UPDATE: Jack Curry of YES Network has the contract details. He reports that Jeter’s deal is worth $51 million guaranteed over three years. Interestingly, the deal includes a player option for a fourth year worth $8 million where he would have the chance to earn an additional $9 million in performance-based incentives.
And so, if Jeter exercises the player option, he will be guaranteed $56 million. The $51 million total mentioned above includes a $3 million buyout in the event that Jeter declines the option.
4:34 PM: We’re right back where we expected to be.
While negotiations went a little rockier than we originally thought they would, the Yankees have finally agreed to a new three-year contract with Derek Jeter, according to Jack Curry of YES Network. Jon Heyman of SI.com hears the same.
Jeter will make between $15-17 million per season and the fourth year option will not be guaranteed. The contract is pending a physical.
And so, the Yankees did give in a little bit from their original offer, but not by much. Good for them. I’m already waiting for a columnist to say that Jeter took a paycut before the winter meetings in order to help the team make room on the payroll for Cliff Lee and/or Carl Crawford. He’s a real team guy, don’t you know? Ah well, whatever it takes to keep his iconic status intact. Jeter is right back where he belongs and all the negative stuff we’ve read over the past couple of weeks will be forgotten by spring training. It was a fun ride, though.
Sam Miller of ESPN has an amazingly fantastic story today. It’s about a high school tournament baseball game in Rhode Island in 2006. It’s not your typical game story or oral history or look-to-the-past-to-see-the-future kind of thing. The only nod to such conventionality is mention of the fact that former Red Sox prospect Ryan Westmoreland played in the game. That’s mostly a footnote.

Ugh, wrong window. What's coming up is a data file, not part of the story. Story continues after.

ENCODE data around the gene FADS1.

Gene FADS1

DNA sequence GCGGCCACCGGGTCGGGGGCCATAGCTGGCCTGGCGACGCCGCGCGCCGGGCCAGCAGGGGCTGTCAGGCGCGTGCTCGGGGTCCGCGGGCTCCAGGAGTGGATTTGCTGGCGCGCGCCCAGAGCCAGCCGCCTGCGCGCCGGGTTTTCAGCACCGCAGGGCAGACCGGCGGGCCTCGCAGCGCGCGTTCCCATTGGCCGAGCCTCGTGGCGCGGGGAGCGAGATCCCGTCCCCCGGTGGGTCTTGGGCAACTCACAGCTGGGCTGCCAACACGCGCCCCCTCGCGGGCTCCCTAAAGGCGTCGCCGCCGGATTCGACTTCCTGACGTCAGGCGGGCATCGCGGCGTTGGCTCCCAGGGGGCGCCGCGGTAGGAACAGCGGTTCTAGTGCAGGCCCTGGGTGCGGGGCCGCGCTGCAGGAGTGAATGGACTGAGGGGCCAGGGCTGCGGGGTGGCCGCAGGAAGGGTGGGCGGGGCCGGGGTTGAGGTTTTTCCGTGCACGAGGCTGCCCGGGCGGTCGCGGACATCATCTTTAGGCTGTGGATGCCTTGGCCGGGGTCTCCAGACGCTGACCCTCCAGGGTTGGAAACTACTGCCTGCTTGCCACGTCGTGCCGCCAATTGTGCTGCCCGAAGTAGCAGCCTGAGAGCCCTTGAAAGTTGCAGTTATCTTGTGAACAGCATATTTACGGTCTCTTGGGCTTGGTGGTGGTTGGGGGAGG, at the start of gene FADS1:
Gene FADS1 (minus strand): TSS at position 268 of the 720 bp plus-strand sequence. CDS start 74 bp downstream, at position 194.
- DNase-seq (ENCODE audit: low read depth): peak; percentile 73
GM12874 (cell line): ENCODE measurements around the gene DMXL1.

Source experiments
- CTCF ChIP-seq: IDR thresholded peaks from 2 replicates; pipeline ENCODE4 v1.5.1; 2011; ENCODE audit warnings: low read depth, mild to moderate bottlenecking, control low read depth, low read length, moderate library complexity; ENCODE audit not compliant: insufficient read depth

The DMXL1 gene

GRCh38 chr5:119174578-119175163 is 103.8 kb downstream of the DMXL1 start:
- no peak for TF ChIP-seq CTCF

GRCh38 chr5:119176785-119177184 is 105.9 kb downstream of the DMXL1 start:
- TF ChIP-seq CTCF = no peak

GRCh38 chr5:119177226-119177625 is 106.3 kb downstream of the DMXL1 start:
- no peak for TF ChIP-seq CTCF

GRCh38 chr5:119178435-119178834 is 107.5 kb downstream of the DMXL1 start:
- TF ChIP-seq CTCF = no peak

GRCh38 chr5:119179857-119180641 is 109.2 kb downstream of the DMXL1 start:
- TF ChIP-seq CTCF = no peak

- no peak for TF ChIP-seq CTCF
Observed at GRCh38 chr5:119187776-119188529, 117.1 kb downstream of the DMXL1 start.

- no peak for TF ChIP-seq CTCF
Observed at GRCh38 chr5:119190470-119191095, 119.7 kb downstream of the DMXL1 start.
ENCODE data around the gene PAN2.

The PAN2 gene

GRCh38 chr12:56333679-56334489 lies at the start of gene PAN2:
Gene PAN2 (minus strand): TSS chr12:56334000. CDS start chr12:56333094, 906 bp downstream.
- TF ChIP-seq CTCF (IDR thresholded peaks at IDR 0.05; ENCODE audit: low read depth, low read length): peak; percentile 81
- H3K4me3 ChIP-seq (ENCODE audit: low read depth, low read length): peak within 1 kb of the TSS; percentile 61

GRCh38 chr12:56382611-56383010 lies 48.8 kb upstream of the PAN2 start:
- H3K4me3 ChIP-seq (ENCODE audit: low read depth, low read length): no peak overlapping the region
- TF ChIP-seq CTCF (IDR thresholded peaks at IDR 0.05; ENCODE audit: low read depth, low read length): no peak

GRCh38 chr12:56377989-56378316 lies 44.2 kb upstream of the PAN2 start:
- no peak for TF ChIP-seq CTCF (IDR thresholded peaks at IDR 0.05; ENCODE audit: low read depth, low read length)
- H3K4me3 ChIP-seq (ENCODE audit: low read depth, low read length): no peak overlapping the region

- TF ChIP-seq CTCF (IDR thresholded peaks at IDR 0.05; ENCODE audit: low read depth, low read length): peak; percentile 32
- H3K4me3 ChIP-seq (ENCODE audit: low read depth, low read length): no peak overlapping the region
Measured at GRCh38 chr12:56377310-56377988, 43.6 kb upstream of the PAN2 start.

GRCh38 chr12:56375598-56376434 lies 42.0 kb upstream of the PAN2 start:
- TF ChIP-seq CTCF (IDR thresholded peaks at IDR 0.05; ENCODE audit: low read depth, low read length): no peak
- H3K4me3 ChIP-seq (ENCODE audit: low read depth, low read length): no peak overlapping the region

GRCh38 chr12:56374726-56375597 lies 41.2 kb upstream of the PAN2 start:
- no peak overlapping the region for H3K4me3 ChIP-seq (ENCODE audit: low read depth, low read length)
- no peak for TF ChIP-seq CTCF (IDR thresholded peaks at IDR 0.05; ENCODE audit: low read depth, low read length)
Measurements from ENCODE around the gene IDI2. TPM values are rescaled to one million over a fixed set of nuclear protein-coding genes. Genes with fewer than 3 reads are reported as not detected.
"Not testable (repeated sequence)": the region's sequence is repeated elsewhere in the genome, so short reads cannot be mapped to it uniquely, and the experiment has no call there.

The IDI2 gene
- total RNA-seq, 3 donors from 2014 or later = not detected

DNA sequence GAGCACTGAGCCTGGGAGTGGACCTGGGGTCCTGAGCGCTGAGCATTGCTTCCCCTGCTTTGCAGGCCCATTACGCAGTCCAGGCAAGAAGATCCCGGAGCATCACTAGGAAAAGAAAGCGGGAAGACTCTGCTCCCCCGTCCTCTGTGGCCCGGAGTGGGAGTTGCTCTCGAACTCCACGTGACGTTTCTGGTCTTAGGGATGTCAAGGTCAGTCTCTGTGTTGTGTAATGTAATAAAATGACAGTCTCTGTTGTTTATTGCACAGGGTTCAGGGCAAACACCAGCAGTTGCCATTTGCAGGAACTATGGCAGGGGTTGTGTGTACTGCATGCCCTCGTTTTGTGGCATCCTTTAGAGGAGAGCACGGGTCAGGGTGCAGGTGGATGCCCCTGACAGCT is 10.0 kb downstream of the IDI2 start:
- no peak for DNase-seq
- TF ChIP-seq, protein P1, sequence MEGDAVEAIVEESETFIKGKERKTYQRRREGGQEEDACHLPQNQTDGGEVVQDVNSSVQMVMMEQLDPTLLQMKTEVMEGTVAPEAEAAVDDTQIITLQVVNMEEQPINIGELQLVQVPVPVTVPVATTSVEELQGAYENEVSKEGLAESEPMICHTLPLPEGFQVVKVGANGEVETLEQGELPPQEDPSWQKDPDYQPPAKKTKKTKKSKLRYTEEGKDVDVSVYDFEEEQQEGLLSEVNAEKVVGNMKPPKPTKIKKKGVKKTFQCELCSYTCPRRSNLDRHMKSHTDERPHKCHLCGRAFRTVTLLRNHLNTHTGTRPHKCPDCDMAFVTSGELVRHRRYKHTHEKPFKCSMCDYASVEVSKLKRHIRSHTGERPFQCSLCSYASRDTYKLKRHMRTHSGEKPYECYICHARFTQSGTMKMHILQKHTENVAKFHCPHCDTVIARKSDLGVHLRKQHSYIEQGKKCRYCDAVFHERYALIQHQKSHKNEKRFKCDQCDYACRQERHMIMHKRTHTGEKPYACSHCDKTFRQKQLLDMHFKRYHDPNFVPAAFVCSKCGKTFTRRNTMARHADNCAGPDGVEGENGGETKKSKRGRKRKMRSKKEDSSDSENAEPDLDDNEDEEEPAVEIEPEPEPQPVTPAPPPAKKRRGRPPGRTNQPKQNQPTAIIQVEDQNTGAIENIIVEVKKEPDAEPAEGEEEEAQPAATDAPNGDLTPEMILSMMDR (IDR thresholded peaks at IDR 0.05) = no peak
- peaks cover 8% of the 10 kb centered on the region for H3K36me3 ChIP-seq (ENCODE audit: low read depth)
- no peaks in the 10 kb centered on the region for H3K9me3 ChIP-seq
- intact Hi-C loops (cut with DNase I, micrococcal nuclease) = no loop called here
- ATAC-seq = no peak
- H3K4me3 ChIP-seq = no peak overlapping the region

No, the article is about a trick play — “skunk in the outfield” — concocted by one of the coaches. About how it played out and what went into it before, during and after it happened. Along the way Miller talks about the nature of trick plays and offers a good three dozen amazing insights into the psychology of young baseball players and the strategy of baseball as it unfolds in real time.
Each of these observations could anchor its own story but here they form a grand mosaic. And that’s only mild hyperbole, if in fact it’s hyperbole at all. Indeed, most treatments of such a play would be some video clip with a “wow, look what happened here!” sort of couching. Miller gives a more than ten-year-old trick play an epic treatment that is every bit as enlightening as it is entertaining.
Set some time aside to read this today.
This is unfortunate: Diamondbacks reliever Rubby De La Rosa will undergo Tommy John surgery. This will be the second Tommy John procedure of his career, the first coming back in 2011.
De La Rosa has had elbow issues for his entire career. Last year his UCL was barking again and he underwent stem cell therapy to try to avoid a second surgery, but it obviously hasn’t worked out. He’s pitched in only nine games this year, allowing four earned runs in seven and two-thirds innings, striking out 12.
I first saw De La Rosa in spring training in 2011. I thought his stuff was pretty phenomenal and figured he’d be a good one. Great stuff is often a function of heavy strain on an elbow, however, and pitchers breaking is, unfortunately, the rule in baseball far more than the exception.
He’ll miss a year at least. We likely won’t see him until spring of 2019, most likely on a minor league deal.